Karl's book tells of how he first met Trump when he was working as a New York Post reporter: "I was a cub reporter for a New York tabloid. He was a flamboyant real estate developer with a scandalous personal life." (To quote Avril Lavigne, "Can I make it any more obvious?")

Firstly, let me say this column started out quite differently. You see, I began writing it more than a week ago, and since then life has certainly changed in my house, as I am sure it has in yours. Frankly, things have changed so much, I wasn't sure I would even get this column written, what with spring break and now school closures (I'm writing it in 10-minute increments, as it is).

The beloved children's author and illustrator Tomie dePaola, whose imaginative and warm-hearted work crossed generations and continents, died Monday at age 85. His death was announced, without details, on social media by his assistant, Bob Hechtel.

A painting by Vincent van Gogh was stolen early Monday morning from a Dutch museum in what appeared to be a smash-and-grab from the institution's front entrance.

The painting, an 1884 work titled The Parsonage Garden at Nuenen in Spring 1884, had been on loan to the Singer Laren museum near Amsterdam. It is part of the permanent collection of the Groninger Museum, in the northern part of the Netherlands.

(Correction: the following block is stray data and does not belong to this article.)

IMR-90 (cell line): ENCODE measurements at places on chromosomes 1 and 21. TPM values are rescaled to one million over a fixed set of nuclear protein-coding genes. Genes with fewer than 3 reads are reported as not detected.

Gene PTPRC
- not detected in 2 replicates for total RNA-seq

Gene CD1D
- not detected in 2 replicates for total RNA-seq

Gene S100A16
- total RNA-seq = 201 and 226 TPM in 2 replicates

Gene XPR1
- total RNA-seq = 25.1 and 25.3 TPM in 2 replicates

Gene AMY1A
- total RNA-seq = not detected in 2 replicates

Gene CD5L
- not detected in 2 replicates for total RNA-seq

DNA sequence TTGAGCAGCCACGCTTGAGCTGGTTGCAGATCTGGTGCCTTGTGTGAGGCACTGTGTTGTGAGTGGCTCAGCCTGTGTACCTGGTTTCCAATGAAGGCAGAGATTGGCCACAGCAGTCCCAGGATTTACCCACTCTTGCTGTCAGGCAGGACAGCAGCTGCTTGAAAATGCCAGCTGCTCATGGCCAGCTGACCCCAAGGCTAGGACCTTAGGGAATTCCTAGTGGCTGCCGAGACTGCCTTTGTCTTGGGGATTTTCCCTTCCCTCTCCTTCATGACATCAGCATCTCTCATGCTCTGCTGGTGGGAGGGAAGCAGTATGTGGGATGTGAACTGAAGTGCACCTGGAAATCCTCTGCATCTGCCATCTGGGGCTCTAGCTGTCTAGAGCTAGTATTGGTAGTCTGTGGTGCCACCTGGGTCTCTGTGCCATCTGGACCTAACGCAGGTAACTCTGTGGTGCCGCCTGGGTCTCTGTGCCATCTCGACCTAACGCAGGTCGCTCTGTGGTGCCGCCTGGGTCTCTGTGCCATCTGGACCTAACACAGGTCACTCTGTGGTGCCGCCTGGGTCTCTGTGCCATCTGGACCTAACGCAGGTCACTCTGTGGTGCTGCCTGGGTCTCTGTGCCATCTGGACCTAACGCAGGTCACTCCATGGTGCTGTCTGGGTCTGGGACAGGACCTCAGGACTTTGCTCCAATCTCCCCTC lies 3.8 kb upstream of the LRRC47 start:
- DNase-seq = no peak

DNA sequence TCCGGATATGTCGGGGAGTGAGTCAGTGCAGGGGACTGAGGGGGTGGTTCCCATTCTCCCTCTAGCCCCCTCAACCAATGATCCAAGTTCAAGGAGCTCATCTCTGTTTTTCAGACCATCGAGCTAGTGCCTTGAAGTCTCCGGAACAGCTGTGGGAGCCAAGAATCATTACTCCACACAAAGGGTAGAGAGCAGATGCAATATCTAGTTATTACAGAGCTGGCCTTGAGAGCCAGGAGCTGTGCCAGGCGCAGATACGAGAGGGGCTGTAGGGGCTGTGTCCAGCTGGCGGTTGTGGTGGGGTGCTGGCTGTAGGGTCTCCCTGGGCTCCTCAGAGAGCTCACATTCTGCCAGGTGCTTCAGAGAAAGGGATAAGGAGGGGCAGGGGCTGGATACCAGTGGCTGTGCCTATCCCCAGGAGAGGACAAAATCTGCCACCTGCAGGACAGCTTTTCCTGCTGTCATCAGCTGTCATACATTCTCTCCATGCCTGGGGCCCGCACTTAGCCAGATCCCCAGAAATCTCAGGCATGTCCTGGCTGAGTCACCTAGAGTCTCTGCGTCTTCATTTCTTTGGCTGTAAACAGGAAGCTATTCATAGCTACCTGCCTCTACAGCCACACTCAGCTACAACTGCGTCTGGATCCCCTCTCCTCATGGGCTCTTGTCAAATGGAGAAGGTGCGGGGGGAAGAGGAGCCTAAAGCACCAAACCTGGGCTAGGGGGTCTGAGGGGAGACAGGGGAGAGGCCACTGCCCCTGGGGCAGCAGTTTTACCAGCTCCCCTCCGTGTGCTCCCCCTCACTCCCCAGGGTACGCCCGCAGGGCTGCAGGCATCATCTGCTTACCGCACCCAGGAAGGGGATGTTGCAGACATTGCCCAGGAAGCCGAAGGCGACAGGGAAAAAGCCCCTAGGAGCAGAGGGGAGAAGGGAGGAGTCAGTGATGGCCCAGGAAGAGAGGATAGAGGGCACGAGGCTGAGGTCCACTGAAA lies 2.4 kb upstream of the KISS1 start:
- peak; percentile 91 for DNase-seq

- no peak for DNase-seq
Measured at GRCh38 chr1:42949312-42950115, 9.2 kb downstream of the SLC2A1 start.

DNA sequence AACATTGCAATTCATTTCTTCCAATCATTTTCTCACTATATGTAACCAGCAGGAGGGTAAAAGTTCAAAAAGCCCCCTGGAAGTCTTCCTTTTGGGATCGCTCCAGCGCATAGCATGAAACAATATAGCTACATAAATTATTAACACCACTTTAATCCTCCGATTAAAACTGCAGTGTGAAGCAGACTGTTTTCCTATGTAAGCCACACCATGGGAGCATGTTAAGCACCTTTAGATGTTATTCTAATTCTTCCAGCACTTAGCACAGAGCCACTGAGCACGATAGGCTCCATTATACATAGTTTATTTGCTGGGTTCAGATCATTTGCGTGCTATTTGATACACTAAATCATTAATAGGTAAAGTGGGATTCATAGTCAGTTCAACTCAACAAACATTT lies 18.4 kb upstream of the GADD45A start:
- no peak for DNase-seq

Last week, when the Internet Archive announced its "National Emergency Library," expanding access to more than a million digitized works, the group explained the move as a goodwill gesture in the time of coronavirus.

DAVE DAVIES, HOST:

This is FRESH AIR. I'm Dave Davies filling in today for Terry Gross. As the coronavirus pandemic spreads, Americans and citizens of many countries are getting a new look at their national leaders, evaluating their performance in a moment of crisis. Our guest today, author Erik Larson, has a new book about one of the most renowned leaders of the 20th century, British Prime Minister Winston Churchill, and his leadership during some of the darkest hours of World War II.